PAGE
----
Be Lean and Mean

Being successful doesn’t mean being good at everything, no one is good at everything. We all have strengths and weaknesses. Too often we focus on trying to fix our weaknesses rather than exploiting our strengths. The smaller your company the more important this is.

Embrace Agility

There was a really fantastic write up by Robert Scoble on why Google is having so much trouble innovating. One of their biggest problems is that they are too big and have too many constraints on their projects. When you’re small you can move in whatever direction you need to. You can throw away features and start off with something simple.

The mobile revolution has left us with lots of one-function applications that are very successful. The lesson is that you only have to do one thing really well, most companies get stuck trying to plug every hole and end up with lots of things they do mediocre.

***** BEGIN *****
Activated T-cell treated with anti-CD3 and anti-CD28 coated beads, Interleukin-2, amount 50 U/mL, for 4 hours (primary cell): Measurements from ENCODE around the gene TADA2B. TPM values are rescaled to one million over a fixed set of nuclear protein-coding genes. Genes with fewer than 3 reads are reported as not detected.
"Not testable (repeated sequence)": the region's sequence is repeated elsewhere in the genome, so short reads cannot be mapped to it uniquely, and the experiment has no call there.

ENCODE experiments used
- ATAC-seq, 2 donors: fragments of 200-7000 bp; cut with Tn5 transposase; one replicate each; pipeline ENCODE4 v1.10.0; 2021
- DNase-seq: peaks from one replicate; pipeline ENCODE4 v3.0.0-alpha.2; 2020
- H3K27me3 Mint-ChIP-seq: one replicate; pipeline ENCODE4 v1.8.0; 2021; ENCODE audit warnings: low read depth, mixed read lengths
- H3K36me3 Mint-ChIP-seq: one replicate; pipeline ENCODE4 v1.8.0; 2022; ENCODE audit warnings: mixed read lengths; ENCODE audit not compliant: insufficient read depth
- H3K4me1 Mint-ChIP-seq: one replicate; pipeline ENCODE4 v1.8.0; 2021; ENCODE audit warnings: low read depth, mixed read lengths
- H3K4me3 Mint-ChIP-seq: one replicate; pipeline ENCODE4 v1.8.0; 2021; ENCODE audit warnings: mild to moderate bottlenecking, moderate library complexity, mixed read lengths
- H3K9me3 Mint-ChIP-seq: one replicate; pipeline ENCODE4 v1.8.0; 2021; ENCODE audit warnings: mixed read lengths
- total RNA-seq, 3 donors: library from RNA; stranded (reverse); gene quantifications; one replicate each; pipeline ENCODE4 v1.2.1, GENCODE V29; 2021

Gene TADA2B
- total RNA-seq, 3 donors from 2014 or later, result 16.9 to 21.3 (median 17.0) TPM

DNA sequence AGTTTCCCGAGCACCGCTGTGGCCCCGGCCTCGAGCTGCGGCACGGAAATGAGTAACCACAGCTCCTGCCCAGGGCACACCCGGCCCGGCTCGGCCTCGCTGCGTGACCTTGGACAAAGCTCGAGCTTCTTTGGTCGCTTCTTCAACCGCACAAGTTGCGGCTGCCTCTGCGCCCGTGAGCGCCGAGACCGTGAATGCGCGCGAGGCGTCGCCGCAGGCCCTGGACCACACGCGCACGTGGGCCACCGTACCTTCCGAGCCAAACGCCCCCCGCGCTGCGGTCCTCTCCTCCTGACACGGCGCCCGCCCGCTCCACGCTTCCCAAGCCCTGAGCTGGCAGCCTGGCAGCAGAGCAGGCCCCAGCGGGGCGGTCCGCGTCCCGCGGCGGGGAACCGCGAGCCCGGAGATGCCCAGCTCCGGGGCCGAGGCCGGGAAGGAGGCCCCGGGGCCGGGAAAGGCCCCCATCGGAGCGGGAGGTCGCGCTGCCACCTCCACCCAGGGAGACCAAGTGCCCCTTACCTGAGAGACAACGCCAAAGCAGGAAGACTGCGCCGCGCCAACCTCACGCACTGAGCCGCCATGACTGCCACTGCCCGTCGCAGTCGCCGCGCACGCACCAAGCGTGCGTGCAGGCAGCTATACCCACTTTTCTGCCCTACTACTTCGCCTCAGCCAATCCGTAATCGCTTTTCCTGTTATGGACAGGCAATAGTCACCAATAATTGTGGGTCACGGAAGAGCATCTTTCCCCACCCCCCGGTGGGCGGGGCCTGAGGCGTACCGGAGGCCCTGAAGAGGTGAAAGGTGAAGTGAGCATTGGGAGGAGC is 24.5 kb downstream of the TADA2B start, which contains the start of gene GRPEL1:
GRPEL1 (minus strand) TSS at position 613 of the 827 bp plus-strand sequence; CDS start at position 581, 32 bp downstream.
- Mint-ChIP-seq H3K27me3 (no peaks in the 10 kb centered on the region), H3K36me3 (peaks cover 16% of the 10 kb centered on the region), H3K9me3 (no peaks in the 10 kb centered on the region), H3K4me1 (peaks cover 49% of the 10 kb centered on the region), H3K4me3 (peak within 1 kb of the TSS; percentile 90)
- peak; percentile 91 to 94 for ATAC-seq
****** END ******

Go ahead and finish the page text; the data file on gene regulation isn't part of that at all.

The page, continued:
Being Great at a Few Things

Another examples of focusing is Five Guys. They’re a burger joint that doesn’t do milkshakes. Who ever heard of a burger joint that doesn’t do milkshakes before they came along? They made the decision that they couldn’t do it really well. Jerry Murrel, the founder of Five Guys said:

If we put one frozen thing in our restaurant, we’d be done. That’s why we won’t do milk shakes. For years, people have been asking for them! But we’d have to do real ice cream and real milk.

The made a decision that they couldn’t be great at milkshakes and moved on. Five Guys is one of the fastest growing restaurants around specifically because they are humble and know that they can only be great at a few things.

So, what are you good at? If you don’t know you’d better figure it out quick.